JG: That is a by-product of what happens. I am trying to sing and have a good time, and feel that I'm fulfilling the duty of a good performer, which is to project excitement about what is happening vocally and dramatically, and to convey the dramatic sense and a sense of the music and the text. When I engage the attention of the audience and I've done something successful, the evening has been worthwhile for me. Then, if people find that interesting, they may want to hear more of this repertory because it's marvelous, wonderful music.  But it does challenge people stylistically because it's not familiar, at least not in the world of opera. So it needs to be out there more so people see what the expressive nature of the music is and what the formal means of conveying those expressive moments are and how, in fact, they don't stand in the way of dramatic excitement, but just express it differently. That is what I hope I'm involved in here, to revitalize the literature by simply being a viable and interesting performer.

BD: Do you ever feel you're a slave to the voice?

JG: Oh heavens, no. It's a lot of fun. It's never felt like a trap at all.

BD: Do you sing tenor at all any more, or just countertenor? What happens if you participate with the crowd in the Star Spangled Banner at the ball game?

JG: It would be too damaging to the voice to sing out of the best range. Singing Happy Birthday at your grandmother's party becomes a social question. I'm not a chauvinist. I don't feel like I have to force the countertenor voice down people's throats when it might create a shock. Most people have a much broader range than they use for singing. A soprano has a low speaking voice and probably doesn't do much singing in her speaking range. If you pitch where a tenor sings and then speaks, the difference is not that much greater with a countertenor. It is somewhat higher, but it's not the shock that it seems at first. The point is to stay out of projecting in a range that you don't usually perform in because that affects the rest of the voice. If you have a role that's low, you don't want to interpolate too many high notes. It simply takes away from the freshness of the sound in the range that you do most of your singing. Fortunately I was interested in Baroque repertory and found a comfortable home being a countertenor.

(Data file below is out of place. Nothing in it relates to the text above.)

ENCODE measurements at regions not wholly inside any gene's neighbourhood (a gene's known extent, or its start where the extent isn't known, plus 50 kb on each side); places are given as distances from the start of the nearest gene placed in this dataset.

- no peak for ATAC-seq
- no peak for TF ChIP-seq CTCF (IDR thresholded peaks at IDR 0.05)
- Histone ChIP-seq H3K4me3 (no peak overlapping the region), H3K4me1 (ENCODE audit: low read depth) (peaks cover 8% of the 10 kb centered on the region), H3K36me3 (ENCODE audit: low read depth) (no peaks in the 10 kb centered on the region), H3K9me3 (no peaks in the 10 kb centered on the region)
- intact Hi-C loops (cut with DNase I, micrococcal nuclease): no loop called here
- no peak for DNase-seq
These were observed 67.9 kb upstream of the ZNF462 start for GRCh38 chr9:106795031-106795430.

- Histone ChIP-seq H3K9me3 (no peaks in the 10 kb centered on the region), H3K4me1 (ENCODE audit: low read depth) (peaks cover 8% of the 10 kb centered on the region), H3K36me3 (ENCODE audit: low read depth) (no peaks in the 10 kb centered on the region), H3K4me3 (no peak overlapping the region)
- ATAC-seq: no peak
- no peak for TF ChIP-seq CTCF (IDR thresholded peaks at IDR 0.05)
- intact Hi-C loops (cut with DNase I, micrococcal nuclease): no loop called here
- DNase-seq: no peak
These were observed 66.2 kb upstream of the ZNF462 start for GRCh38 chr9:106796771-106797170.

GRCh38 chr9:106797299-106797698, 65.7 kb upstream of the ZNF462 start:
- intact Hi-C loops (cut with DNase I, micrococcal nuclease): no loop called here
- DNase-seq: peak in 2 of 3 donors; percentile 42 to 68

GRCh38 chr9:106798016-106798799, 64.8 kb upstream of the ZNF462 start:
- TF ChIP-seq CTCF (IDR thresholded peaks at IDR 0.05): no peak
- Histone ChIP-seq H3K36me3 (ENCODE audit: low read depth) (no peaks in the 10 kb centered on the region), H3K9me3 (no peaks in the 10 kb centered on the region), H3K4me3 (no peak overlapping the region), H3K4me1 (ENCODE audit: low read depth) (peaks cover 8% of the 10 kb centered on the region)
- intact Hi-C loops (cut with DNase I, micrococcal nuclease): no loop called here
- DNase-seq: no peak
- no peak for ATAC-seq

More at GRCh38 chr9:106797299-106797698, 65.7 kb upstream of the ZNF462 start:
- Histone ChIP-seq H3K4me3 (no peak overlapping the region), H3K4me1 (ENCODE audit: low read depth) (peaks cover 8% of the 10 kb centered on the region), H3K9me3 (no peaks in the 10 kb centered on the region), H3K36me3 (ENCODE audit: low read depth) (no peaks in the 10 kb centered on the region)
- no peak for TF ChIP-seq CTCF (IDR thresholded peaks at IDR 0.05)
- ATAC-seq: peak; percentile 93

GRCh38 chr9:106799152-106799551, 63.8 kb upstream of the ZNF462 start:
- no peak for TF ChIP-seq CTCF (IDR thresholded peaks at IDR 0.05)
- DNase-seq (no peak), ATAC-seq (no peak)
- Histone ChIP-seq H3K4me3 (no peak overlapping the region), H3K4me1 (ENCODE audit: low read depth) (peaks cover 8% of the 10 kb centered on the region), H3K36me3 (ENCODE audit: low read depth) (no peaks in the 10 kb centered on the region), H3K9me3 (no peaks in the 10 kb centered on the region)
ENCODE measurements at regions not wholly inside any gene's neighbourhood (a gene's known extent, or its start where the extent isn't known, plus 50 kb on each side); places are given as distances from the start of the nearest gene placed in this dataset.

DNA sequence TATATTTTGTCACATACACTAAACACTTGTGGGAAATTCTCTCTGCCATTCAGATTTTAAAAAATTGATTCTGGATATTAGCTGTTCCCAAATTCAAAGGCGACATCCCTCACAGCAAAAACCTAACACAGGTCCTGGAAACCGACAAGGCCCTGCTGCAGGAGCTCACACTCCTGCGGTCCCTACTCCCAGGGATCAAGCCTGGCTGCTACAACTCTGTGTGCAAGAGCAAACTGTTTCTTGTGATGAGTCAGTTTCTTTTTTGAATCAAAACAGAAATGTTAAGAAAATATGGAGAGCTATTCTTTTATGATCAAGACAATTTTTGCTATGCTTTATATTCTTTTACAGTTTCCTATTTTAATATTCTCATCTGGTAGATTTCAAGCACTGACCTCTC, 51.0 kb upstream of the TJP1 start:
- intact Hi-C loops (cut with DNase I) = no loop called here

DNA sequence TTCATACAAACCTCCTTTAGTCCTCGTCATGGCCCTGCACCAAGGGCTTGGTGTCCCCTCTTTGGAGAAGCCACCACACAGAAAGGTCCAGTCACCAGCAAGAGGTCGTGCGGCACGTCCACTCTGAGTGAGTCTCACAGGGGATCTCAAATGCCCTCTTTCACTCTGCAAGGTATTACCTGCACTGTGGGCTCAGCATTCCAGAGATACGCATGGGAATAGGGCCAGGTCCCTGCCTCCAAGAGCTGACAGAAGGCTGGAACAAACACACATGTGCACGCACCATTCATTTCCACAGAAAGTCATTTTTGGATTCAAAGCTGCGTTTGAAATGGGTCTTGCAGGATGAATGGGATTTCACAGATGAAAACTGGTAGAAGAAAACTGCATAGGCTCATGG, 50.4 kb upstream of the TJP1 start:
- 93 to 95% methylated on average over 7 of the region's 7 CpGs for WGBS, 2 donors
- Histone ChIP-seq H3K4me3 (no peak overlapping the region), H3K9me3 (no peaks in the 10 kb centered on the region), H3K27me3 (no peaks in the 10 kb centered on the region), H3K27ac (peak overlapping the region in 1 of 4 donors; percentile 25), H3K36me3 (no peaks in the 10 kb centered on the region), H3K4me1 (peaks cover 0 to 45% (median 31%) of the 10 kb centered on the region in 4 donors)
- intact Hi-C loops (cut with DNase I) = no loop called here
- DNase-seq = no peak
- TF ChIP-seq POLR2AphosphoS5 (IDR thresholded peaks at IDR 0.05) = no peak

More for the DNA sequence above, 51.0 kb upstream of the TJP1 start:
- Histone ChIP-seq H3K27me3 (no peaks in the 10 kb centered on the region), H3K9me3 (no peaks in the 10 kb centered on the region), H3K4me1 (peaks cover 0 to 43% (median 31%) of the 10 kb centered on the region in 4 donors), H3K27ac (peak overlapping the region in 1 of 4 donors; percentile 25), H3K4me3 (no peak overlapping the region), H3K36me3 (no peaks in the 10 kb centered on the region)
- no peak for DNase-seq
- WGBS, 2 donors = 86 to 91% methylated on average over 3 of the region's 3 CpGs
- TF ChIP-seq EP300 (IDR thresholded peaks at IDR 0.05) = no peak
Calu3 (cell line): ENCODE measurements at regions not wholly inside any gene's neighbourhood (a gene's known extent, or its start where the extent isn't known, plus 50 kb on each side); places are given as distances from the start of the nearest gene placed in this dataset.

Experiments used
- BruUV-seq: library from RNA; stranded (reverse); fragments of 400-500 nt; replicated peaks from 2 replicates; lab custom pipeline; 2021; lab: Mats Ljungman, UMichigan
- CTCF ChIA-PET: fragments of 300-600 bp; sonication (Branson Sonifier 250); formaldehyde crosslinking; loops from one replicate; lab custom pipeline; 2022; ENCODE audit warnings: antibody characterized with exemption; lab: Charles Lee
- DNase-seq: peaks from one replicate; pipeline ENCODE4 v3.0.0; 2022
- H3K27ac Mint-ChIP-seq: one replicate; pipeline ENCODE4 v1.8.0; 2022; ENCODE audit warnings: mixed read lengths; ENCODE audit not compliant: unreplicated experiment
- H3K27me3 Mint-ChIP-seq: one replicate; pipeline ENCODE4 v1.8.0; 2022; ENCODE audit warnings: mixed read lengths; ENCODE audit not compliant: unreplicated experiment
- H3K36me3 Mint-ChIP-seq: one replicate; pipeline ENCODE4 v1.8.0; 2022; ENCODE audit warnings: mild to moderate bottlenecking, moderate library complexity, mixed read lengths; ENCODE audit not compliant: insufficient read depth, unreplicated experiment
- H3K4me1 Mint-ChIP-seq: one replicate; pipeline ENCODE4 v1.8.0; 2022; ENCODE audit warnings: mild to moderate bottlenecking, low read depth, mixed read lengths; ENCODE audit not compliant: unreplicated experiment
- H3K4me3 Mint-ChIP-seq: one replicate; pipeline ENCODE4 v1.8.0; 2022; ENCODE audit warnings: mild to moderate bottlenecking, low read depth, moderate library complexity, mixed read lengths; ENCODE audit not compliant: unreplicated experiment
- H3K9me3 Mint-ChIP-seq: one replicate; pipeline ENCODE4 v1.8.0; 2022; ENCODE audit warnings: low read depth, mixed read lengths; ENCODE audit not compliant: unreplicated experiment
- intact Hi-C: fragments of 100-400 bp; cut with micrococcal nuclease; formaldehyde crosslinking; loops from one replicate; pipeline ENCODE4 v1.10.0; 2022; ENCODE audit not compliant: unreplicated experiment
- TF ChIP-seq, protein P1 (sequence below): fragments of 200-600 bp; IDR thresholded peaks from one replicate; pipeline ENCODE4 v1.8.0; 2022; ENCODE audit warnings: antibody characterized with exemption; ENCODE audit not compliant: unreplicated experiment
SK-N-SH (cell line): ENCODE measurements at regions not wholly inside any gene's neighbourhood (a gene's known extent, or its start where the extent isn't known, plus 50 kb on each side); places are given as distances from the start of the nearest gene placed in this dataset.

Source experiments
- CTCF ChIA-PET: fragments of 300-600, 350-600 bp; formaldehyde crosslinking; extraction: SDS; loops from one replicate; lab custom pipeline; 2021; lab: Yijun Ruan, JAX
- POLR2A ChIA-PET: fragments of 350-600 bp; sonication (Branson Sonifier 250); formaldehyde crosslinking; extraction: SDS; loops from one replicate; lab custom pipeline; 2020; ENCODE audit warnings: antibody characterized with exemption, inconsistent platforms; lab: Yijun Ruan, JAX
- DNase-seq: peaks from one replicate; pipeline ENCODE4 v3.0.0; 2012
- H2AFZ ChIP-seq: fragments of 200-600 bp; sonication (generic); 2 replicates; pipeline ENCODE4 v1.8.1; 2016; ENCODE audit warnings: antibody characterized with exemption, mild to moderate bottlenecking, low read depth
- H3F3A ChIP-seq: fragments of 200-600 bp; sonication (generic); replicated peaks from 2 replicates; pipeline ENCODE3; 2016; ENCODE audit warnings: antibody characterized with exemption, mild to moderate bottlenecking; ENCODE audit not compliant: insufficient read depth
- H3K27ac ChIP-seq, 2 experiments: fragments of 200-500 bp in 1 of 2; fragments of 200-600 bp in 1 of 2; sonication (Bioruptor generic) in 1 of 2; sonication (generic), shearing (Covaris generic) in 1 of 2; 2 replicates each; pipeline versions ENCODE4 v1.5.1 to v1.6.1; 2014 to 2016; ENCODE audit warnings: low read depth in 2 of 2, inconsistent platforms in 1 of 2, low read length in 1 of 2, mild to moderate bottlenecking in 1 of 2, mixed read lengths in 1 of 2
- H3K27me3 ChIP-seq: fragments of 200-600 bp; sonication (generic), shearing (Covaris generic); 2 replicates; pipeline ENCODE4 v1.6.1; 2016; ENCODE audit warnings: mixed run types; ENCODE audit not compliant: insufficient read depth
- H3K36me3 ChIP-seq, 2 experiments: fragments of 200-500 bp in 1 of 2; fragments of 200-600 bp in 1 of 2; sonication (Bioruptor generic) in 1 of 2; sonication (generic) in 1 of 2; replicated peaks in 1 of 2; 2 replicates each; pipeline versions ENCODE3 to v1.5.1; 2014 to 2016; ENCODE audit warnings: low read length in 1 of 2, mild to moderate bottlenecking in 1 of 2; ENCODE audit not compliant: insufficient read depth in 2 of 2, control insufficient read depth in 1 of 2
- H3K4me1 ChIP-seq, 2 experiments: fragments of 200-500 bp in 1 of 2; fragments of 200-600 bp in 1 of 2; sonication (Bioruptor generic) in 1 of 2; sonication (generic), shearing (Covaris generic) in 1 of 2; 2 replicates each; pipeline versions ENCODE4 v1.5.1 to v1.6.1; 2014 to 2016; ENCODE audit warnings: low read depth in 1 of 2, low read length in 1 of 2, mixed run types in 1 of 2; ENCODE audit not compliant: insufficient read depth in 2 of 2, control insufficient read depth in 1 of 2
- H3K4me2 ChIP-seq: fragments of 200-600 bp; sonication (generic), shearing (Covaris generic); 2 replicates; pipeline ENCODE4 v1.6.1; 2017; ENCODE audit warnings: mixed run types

BD: Are you glad you're a countertenor rather than a bass, or anything else?

JG: It's just where God gave me the notes. I'd rather listen to someone else who sings Wotan well than try to sing a role like that myself. That gives me joy. I'm perfectly content. The repertory I sing is exciting and largely untapped.

BD: So for you, it's ever-expanding.

JG: Absolutely, yes. For every piece that has been published in a modem edition, there are dozens that remain in manuscript. There are wonderful masterworks lying around in libraries in Naples that I have yet to sing.

BD: Will you crusade for these works?

JG: I hope to. I don't do a lot of library and archival work yet. It's rather difficult to get at some of these things if they're not in a place with easy access. Finding them in Italy is a difficult proposition because they're not catalogued. Some got burned up in fires in the opera houses, but there are plenty to be looked at - not so much Handel, but his contemporaries that are barely heard of whose work waits for us.

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BD: Did the Baroque composers write well for the voice?